A track took us up pastures on the other side of the valley where I came across evidence of trail bike riders.  The bridleway was a wide boggy mess from numerous wheels, mud flung in all directions.  It took a while to carefully pick my way to the summit of Brownhart Law, ducking briefly into Scotland just because I could.

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The Cheviot sat large and brooding in the distance, a long march away via the Pennine way.

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It was an easy yomp back to the Bongo via the Roman Camp of Chew Green, not particularly noticeable on the ground as you walk though it.¬† You need to head across the valley and view it from there to really appreciate the scale.¬† Back at the van I got the stove on and made lunch whilst watching the clouds begin to lower onto the hills.¬† I sorted out my pre-packed backpacking rucksack and added a few extra bits such as a bow saw.¬† It’s not very often that I head into the wilds with a bow saw strapped to my pack!¬† I set back off towards Chew Green with Reuben in tow, stopping almost immediately to put on waterproof trousers as a fine drizzle set in.

We passed a hiker out for a day walk from Byrness,  we were the first signs of life he had seen all day on these remote border hills.  After a chat we continued on our separate ways and I stopped after a while to watch him as he moved across the wide open and increasingly murky landscape.  Watching the small speck finally disappear just seemed to enhance the sense of bleakness.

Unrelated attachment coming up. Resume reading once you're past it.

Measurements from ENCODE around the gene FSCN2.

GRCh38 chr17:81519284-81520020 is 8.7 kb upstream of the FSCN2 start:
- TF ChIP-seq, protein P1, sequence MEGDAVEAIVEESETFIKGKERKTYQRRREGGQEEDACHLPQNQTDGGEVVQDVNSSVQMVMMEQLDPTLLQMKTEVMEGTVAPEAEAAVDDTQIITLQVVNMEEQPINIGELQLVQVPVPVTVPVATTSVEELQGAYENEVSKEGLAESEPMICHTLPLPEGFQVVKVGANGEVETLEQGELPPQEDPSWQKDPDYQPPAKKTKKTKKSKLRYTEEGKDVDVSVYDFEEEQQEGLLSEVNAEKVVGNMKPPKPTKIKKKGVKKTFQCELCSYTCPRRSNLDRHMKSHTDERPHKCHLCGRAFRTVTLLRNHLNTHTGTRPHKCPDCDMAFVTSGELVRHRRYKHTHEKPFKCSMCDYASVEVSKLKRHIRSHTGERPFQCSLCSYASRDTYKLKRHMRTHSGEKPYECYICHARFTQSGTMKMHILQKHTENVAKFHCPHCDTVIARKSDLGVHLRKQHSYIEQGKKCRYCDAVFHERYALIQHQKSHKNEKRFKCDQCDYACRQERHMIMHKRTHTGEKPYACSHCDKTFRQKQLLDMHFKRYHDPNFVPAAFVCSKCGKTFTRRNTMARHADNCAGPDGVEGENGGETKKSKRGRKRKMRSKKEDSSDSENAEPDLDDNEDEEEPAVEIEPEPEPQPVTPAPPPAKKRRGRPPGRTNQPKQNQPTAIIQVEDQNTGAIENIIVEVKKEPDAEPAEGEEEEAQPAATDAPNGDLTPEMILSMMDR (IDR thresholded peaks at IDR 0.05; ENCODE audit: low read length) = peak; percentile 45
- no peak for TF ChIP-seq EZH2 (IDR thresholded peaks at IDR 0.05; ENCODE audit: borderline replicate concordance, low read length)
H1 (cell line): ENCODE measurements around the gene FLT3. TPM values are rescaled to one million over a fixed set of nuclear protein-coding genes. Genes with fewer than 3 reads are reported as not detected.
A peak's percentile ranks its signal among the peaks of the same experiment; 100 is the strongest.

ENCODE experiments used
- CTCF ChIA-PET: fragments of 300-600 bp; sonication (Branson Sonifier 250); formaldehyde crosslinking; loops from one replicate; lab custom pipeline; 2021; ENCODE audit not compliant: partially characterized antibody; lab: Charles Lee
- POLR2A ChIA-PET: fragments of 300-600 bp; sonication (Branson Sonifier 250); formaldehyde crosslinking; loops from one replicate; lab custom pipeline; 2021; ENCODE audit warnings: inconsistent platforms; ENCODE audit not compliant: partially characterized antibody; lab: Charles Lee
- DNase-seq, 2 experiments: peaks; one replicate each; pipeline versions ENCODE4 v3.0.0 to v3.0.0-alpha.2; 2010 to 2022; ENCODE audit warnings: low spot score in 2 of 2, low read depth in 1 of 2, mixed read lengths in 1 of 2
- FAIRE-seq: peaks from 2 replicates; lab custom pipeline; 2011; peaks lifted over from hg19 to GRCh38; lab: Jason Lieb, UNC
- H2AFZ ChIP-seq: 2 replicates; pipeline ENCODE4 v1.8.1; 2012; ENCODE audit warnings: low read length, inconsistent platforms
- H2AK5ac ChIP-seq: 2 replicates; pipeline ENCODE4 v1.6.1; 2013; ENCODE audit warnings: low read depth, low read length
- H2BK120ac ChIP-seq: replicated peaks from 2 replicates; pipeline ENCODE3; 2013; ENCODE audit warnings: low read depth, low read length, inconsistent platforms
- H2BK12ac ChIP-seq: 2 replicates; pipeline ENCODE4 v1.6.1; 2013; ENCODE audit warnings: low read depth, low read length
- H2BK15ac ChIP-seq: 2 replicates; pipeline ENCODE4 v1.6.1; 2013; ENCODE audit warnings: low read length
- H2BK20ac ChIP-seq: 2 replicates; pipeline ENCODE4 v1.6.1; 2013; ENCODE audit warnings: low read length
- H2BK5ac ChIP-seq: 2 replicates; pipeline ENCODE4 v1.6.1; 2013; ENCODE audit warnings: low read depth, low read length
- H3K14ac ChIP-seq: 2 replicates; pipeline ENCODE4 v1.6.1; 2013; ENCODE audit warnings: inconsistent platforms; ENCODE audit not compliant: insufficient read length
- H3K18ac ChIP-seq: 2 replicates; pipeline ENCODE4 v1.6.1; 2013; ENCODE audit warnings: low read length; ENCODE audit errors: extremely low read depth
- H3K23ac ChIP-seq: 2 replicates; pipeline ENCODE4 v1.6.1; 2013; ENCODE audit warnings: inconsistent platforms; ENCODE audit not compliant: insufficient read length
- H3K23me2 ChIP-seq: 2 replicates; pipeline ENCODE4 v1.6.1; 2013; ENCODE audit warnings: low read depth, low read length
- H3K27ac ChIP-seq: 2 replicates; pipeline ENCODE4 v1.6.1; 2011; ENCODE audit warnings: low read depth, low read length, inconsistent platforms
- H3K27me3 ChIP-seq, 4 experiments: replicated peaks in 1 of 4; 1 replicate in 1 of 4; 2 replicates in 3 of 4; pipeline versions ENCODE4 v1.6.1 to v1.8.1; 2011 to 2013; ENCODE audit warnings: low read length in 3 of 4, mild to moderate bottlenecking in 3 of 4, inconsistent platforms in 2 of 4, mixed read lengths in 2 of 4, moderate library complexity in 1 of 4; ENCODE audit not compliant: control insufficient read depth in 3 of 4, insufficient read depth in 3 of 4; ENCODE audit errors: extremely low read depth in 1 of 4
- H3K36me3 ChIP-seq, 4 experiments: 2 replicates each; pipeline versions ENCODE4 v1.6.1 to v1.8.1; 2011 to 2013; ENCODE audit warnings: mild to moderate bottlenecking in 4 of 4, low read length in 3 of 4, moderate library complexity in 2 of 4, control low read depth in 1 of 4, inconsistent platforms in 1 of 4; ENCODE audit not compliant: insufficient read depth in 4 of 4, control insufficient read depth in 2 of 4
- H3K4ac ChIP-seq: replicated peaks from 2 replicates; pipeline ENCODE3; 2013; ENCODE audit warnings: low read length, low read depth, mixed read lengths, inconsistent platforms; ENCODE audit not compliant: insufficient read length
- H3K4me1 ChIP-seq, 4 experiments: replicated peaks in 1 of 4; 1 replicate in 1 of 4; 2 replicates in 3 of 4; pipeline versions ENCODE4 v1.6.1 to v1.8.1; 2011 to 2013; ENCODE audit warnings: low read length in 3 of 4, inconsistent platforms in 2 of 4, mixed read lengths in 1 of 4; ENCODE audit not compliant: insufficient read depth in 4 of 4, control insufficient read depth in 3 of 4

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I had left the comfort and security of the van to head for a tiny bothy five kilometres away.  I had stayed there a few years previous on a lovely summers weekend and had always planned to return in the winter.  I was a little nervous hoping that it would be empty, four would be a crowd in the single room.  I was not carrying a tent as pitching options are pretty non-existent outside.  If it was occupied and no room for me and the dog it was going to be a long walk back to the van across the moor in the dark!

The first section of the path was fairly easy-going, following the course of the Pennine way.¬† This was soon left for a boggy and tussocky squelch towards the bridleway at¬† The Heart’s Toe.¬† However I soon got fed up with the rough going and hopped the fence, fighting my way across a section of felled forest to a gravel forestry track.¬† It was then an easy downhill walk all the way to the bothy.